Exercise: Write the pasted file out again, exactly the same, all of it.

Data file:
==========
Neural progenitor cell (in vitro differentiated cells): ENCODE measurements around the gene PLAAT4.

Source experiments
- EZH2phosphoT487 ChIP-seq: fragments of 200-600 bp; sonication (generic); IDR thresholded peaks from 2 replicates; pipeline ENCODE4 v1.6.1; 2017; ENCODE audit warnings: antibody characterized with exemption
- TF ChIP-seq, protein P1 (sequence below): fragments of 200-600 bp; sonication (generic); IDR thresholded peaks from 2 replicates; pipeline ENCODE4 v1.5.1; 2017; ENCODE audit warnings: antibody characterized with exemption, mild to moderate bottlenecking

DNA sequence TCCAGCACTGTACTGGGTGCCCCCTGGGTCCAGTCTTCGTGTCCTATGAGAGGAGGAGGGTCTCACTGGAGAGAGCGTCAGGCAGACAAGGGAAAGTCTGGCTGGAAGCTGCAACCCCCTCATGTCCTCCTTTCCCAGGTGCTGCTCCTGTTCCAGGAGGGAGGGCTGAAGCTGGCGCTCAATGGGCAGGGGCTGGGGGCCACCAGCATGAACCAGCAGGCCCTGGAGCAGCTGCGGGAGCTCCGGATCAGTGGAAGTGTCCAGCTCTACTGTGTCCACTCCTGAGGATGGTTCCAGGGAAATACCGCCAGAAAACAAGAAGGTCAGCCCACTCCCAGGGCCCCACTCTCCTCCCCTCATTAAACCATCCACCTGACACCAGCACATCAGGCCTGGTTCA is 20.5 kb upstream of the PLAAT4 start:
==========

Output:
Neural progenitor cell (in vitro differentiated cells): ENCODE measurements around the gene PLAAT4.

Source experiments
- EZH2phosphoT487 ChIP-seq: fragments of 200-600 bp; sonication (generic); IDR thresholded peaks from 2 replicates; pipeline ENCODE4 v1.6.1; 2017; ENCODE audit warnings: antibody characterized with exemption
- TF ChIP-seq, protein P1 (sequence below): fragments of 200-600 bp; sonication (generic); IDR thresholded peaks from 2 replicates; pipeline ENCODE4 v1.5.1; 2017; ENCODE audit warnings: antibody characterized with exemption, mild to moderate bottlenecking

DNA sequence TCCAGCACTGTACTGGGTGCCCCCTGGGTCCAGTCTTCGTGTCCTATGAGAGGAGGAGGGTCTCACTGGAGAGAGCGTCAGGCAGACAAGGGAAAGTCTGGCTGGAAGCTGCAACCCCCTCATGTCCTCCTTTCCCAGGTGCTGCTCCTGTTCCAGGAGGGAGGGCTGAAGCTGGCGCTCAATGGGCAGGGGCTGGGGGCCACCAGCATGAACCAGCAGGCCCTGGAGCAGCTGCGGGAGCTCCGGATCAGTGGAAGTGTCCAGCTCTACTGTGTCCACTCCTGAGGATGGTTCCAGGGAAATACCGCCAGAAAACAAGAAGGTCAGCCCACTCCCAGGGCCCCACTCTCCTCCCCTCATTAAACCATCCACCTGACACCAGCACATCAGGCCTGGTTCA is 20.5 kb upstream of the PLAAT4 start: